TIM MOORE SET TO PUT VOTER ID CONSTITUTIONAL AMENDMENT ON NOVEMBER BALLOT: Voters may be asked this November if the state constitution should require identification from people who cast ballots at polling places. Republicans in the state House on Thursday proposed placing the question of voter ID on the ballot in November two years after federal courts struck down the requirement, which was part of a broader law on voter restrictions. House Speaker Tim Moore is the lead sponsor of the bill. Republicans have enough votes to put the question on the ballot without Democrats' help. A ballot question on voter ID is expected to help draw conservative voters to the polls in November, when Republicans anticipate losing seats in the Legislature.
BILL TO RAISE CAP ON LOAN FEES WILL BE COSTLY TO THE POOR AND MIDDLE CLASS: Legislation moving at the statehouse would let banks triple origination fees on loans under $20,000. The new fee cap would be $150, the first increase since 1991. This would be part of a sliding scale of fees contained in House Bill 810, with the fee for loans under $100,000 topping out at $250. Above that, it would be based on a percentage. "It's much broader than ATVs and lawn equipment," said Kelly Tornow, from the Center for Responsible Lending. "It's opening a large playing field that could potentially let some bad lending practices into our state," said Al Ripley, head of the Consumer & Housing Project at the North Carolina Justice Center. Lobbyists for the North Carolina Bankers Association and for BB&T spoke in favor of the change, which cleared the Senate Commerce Committee on a voice vote.
BILL REQUIRING "IN GOD WE TRUST" IN SCHOOLS PUSHED BY CONGRESSIONAL CHRISTIANS: Supporters of House Bill 965, which passed 94-15, said that the legislation would promote the nation's history and identity because "In God We Trust" is the national motto. They denied that the bill was an attempt to promote religion in general or Christianity in particular. The Congressional Prayer Caucus Foundation, which works with a group of members of Congress on faith issues, has launched "Project Blitz," an effort to flood state legislatures with bills such as "In God We Trust" legislation. The group says it's trying "to protect the free exercise of traditional Judeo-Christian religious values and beliefs in the public square, and to reclaim and properly define the narrative which supports such beliefs." "In God We Trust" was adopted as the national motto by Congress in 1956.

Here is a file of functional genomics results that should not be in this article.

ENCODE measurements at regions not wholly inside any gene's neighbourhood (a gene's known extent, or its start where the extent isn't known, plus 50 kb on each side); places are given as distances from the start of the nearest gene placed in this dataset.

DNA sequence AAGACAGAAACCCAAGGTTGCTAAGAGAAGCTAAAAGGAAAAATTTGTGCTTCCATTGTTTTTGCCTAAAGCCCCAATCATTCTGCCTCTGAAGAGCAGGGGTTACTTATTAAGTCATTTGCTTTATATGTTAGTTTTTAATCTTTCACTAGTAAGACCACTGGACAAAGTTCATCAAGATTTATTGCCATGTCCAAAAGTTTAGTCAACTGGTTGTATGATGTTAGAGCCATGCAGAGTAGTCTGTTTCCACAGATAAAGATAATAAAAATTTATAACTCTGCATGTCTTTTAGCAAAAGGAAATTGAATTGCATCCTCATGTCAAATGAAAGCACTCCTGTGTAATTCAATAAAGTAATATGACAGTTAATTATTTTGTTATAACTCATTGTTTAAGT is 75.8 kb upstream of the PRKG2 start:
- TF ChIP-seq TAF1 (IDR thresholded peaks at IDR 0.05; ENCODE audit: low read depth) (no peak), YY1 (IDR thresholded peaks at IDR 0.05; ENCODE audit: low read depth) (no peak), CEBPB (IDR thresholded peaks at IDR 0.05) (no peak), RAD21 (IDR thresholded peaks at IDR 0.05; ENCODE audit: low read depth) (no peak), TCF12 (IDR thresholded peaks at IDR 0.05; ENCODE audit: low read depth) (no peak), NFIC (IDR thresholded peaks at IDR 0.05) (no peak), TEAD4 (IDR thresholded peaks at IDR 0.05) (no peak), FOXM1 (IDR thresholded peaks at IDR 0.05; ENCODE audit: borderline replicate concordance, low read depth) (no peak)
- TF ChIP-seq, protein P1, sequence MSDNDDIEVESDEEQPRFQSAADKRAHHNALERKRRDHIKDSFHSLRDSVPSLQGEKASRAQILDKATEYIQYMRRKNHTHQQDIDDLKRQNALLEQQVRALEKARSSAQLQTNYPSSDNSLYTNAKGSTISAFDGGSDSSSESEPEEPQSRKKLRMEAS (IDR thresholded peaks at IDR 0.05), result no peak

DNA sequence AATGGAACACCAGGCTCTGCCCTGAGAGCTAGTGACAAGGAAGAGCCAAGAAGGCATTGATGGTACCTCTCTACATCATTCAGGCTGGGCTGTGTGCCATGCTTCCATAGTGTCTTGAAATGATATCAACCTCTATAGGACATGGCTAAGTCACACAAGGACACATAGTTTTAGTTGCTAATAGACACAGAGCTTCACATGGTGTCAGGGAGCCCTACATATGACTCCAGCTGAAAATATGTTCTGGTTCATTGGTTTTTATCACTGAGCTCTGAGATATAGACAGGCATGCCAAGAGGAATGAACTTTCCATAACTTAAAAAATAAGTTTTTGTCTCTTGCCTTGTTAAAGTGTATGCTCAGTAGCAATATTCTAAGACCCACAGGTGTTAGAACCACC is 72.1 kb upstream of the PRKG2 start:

WITH DETENTION CENTERS FULL, ICE SENDS IMMIGRANT DETAINEES TO FEDERAL PRISONS: More than 1,600 people arrested at the U.S.-Mexico border, including parents who have been separated from their children, are being transferred to federal prisons, U.S. immigration authorities confirmed Thursday. They said they're running out of room at their own facilities amid President Donald Trump's crackdown on illegal immigration. The move drew condemnation from activists who said the detainees may have legitimate claims to asylum and don't deserve to be held in federal prisons. Washington Gov. Jay Inslee and Attorney General Bob Ferguson issued a letter Thursday night seeking more information from the Justice Department and U.S. Immigration and Customs Enforcement after learning that ICE had transferred dozens of mothers who had been separated from their children to the Federal Detention Center at SeaTac. "The Trump Administration's new family separation policy is inflicting intentional, gratuitous, and permanent trauma on young children who have done nothing wrong and on parents who often have valid claims for refugee or asylum status," they wrote.
RYAN ZINKE SIDES WITH LIVESTOCK PRODUCERS AND PUNISHES YELLOWSTONE PARK HEAD: Yellowstone National Park’s superintendent said Thursday that he’s being forced out in an apparent “punitive action” following disagreements with the Trump administration over how many bison the park can sustain, a longstanding source of conflict between park officials and ranchers in neighboring Montana. Superintendent Dan Wenk announced last week that he intended to retire March 30, 2019, after being offered a transfer he didn’t want. He said he was informed this week by National Park Service Acting Director Paul “Dan” Smith that a new superintendent will be in place in August and that Wenk will be gone by then. “I feel this is a punitive action, but I don’t know for sure. They never gave me a reason why,” Wenk said. The only dispute he’s had with U.S. Interior Secretary Ryan Zinke, who oversees the park service, was whether the park has too many bison, Wenk said.